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the Range


“Out here now it’s kind of like we’re one big family,” Walden says. “When someone needs help, we help, and when someone hurts, we all hurt.” Besides being her second home, Walden says her greatest joy about being a part of PEC is telling people where she works. “I’m never ashamed, and I’m always proud,” Walden says. “There are a lot of people I imagine would like to be who we are.”


Today, reminiscing his very fi rst pay stubs


It’s this capable, confi dent outlook that has been the main- stay of her career. When everything was done by hand, she could do everything. When systems went digital and became more integrated, she took the bull by the horns and learned. Now she says the computer is “old hat.” Walden celebrated her fi rst retirement in 1995, but she says it was always understood she would come back and work part time.


“I remember I don’t have to go to work; I get to go to work,” Walden says.


Walden proves that staying with an organization for an ex- tended period of time is like weathering a storm. There are highs and lows, but change is a welcome constant as long as you love what you do and who you’re with.


Today, staying up to date with the latest equip- ment


Larry Shellenberger “Some people like their job, but I love my job,” District Lineman Larry Shellenberger says. “It’s a challenge and a good satisfaction to solve customers’ problems, and I’m just really grateful.” You could say Shellenberger is the baby of the group. He’s been at PEC for 49 years and three months, and he’s still going strong. He says his goal is to be the fi rst PEC employee to make it working 50 years full time.


Today, working with PEC customers still puts a smile on her face.


“I probably get asked three times a day when I’m going to re- tire,” Larry says. “I always say, ‘You gotta get old enough fi rst!’” Shellenberger got his fi rst spark of interest in electric work when he was just 13 years old after watching an electrician in- stall a new breaker box on his family farm. Later, after graduat- ing high school and working briefl y in the oil fi elds, he came back to work on that same farm. He says he can still remember the events of the day in May of 1962 in those fi elds that would forever transform his career path.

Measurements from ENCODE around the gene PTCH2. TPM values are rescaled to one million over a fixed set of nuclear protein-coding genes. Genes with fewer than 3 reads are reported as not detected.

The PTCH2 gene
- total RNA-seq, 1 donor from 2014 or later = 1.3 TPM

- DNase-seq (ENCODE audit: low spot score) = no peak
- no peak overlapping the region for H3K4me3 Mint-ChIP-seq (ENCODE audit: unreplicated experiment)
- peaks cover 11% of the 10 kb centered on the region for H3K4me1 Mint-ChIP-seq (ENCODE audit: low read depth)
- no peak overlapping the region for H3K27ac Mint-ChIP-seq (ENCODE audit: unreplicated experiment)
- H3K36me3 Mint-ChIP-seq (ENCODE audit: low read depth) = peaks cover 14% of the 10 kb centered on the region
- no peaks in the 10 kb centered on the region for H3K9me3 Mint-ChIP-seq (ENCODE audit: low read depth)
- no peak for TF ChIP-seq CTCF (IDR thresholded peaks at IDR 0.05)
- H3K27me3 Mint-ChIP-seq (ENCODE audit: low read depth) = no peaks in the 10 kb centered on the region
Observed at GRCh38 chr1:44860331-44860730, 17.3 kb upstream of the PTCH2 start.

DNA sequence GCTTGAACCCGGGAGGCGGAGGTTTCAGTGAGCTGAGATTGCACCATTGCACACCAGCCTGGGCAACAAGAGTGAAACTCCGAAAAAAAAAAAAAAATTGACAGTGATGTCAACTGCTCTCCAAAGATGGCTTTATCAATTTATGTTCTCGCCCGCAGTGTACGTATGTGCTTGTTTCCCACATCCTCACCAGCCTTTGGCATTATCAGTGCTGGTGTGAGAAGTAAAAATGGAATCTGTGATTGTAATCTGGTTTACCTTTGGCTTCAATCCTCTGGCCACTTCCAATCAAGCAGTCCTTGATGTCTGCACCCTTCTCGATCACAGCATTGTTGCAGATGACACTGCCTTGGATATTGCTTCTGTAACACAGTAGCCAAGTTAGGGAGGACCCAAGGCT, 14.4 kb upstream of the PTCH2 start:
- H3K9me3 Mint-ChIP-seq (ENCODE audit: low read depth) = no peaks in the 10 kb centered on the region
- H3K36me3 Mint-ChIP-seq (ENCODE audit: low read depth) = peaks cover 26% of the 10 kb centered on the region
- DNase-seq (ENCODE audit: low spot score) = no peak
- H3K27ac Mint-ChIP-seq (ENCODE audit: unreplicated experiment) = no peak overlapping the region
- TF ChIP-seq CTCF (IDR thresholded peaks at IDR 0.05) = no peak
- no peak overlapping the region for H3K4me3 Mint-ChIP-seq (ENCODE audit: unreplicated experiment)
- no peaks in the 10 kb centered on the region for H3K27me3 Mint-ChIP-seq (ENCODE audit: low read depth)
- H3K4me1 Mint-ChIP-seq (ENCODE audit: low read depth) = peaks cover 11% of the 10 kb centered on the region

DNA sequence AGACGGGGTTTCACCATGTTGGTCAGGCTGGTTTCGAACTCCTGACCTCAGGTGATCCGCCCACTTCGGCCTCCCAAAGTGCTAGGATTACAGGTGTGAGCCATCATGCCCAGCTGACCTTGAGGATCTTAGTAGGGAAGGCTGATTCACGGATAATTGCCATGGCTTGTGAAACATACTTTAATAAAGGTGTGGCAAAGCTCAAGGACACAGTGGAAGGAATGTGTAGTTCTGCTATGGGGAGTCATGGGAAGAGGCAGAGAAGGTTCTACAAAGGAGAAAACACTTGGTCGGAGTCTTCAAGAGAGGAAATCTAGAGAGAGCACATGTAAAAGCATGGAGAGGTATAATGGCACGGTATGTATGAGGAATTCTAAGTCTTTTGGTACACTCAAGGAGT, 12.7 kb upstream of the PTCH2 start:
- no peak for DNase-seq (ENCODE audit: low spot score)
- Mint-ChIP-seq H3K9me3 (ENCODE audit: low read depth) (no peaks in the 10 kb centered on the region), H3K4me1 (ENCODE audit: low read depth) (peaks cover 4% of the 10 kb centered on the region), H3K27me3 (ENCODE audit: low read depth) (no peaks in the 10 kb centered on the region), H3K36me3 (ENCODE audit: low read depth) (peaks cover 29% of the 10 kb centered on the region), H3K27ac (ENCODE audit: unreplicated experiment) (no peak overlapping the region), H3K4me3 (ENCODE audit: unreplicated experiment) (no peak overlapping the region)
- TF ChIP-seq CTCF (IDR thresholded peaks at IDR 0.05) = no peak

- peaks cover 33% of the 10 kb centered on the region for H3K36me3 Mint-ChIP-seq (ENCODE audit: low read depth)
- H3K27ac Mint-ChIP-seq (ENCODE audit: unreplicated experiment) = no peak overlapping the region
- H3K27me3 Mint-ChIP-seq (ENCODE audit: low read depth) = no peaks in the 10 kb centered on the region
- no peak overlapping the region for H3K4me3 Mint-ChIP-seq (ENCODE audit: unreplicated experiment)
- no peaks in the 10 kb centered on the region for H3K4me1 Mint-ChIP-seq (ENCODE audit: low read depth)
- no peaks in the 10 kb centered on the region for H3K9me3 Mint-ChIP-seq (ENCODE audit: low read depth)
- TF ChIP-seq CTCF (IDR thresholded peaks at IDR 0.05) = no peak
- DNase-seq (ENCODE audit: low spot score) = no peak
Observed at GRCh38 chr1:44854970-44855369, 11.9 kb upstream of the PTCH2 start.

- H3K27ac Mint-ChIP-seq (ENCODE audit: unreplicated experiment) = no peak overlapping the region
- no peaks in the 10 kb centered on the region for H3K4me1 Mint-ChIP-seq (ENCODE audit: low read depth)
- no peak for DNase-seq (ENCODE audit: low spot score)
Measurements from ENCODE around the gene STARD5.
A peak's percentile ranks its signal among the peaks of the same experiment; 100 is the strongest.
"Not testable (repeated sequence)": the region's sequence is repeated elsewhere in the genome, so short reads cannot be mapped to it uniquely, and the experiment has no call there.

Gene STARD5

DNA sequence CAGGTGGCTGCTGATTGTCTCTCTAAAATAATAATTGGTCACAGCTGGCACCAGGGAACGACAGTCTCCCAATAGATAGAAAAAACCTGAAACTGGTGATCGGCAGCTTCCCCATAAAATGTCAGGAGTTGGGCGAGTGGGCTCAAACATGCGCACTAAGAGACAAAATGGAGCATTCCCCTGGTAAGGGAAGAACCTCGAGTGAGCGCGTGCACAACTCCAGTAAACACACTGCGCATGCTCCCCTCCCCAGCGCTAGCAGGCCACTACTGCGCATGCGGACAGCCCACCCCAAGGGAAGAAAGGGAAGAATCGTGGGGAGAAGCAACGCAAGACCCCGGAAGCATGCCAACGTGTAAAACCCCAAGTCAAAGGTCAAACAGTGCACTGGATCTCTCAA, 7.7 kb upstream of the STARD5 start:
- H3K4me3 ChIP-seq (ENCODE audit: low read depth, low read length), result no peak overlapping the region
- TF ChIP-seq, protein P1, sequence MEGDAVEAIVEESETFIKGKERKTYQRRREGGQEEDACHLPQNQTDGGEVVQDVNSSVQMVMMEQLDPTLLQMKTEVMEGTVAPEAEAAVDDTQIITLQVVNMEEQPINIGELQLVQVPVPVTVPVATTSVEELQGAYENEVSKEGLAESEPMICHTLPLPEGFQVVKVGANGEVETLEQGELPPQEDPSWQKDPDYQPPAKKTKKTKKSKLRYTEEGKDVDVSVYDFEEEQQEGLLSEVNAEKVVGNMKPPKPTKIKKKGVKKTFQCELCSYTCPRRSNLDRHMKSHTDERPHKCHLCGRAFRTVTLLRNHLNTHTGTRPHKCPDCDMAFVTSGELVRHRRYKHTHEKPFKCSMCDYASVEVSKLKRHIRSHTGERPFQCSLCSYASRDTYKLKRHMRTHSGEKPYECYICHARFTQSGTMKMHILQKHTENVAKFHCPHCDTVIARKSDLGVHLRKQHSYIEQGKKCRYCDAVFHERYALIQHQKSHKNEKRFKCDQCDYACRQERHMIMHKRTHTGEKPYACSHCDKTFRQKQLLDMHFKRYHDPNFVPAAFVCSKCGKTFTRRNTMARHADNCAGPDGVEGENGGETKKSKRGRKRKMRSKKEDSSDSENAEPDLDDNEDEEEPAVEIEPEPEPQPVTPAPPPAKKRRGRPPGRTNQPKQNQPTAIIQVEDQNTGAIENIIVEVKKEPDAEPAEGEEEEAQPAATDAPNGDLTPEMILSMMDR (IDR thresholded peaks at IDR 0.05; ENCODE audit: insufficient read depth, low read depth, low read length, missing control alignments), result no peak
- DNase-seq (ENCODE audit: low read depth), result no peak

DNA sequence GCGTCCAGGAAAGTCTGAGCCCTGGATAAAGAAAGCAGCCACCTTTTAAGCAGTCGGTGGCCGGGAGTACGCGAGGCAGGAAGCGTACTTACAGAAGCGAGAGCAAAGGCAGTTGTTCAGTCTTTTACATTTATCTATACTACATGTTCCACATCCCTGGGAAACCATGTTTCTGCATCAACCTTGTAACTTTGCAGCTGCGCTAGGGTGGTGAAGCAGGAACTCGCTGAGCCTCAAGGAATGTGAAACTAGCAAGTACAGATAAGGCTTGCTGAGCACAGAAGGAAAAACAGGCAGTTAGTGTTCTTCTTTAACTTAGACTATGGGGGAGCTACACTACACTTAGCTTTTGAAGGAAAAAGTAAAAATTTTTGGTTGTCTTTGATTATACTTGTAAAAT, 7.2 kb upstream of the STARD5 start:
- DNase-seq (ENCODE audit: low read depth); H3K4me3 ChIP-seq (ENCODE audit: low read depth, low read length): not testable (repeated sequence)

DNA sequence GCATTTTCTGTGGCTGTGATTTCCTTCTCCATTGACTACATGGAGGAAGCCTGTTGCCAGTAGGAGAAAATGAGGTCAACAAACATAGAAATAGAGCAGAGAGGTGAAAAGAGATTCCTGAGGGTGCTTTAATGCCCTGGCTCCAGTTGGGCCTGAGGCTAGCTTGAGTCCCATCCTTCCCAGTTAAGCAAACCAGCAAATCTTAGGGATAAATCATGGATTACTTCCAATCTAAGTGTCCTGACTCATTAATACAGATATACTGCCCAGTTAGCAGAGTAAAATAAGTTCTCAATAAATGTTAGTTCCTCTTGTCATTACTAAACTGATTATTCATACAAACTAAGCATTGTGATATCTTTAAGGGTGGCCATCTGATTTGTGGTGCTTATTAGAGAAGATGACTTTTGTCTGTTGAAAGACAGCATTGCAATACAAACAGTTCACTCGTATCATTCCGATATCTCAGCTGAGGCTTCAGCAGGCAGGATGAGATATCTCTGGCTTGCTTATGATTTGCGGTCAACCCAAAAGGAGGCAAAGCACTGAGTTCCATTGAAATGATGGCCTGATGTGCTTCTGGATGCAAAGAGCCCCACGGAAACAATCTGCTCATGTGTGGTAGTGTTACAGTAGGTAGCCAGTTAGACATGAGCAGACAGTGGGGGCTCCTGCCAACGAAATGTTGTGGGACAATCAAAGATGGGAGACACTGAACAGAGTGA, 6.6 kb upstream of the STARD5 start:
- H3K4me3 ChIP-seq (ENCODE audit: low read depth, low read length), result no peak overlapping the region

A deacon from his church found Shellenberger and his fa- Life Lessons


The only constant over a span of half a century is change, and these three have seen it all. They’ve watched the lights turn on, the poles go up and even move underground. However, amidst all these changes, the life lessons they can offer mean as much today as they did yesterday.


“If someone tells me job well done, it makes me want to work that much harder,” Pennington says.


“Any person working for the company should work like that company is theirs,” Walden says. “Be an employee your em- ployer will be proud of and trust.”


Walden says she thinks PEC employees are like that today. She gestures to her right at Shellenberger.


“One thing I like about Larry, I can ask him to do anything out in the fi eld—no excuses, always willing to do it,” Walden says. “I don’t ever have to worry about him giving me an excuse, even today.”


Shellenberger says he believes people should look forward to going to work. “If you don’t love your job you need to fi nd something else,” Shellenberger says.


Considering how closely Shellenberger’s advice echoes Con-


fucius’, one can’t help but wonder, even though they have worked a combined 158 years, maybe these three haven’t ever worked a day in their life after all. OL


OCTOBER 2011 33


or over a century and a half, and they’re still going strong. The current People’s Electric Cooperative’s offi ces, newly built in 2006. Photos Courtesy of People’s Electric Co-op


ther working cows. The man knew PEC had an opening as a maintenance man and that Shellenberger had some experience as an electrician’s helper. “I told him, ‘We’ll fi nish working these cows fi rst,’ but my


daddy said, ‘No, you’ll go right now,’” Shellenberger says. “I got the job that day, and I’m very indebted to my daddy for that.” When Shellenberger fi rst started, he says they sold about two or three incandescents. Now he says you can’t tell where town starts and stops. Like the others, Larry has seen the industry go through many changes.


“I remember when they told me I was going to have a com- puter. I said ‘I don’t want it.’ Now I can’t make a day without it in that company truck,” Shellenberger says. “I’m always tickled to learn something new; it makes me a better employee.” Perhaps learning is the line that ties all three of these em- ployees’ stories together.


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